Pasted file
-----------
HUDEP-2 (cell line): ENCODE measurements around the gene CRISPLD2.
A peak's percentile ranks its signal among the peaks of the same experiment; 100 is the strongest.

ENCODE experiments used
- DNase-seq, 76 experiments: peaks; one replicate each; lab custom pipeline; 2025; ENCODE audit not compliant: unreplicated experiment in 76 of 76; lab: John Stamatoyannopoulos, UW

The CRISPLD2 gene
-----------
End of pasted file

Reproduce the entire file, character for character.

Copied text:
HUDEP-2 (cell line): ENCODE measurements around the gene CRISPLD2.
A peak's percentile ranks its signal among the peaks of the same experiment; 100 is the strongest.

ENCODE experiments used
- DNase-seq, 76 experiments: peaks; one replicate each; lab custom pipeline; 2025; ENCODE audit not compliant: unreplicated experiment in 76 of 76; lab: John Stamatoyannopoulos, UW

The CRISPLD2 gene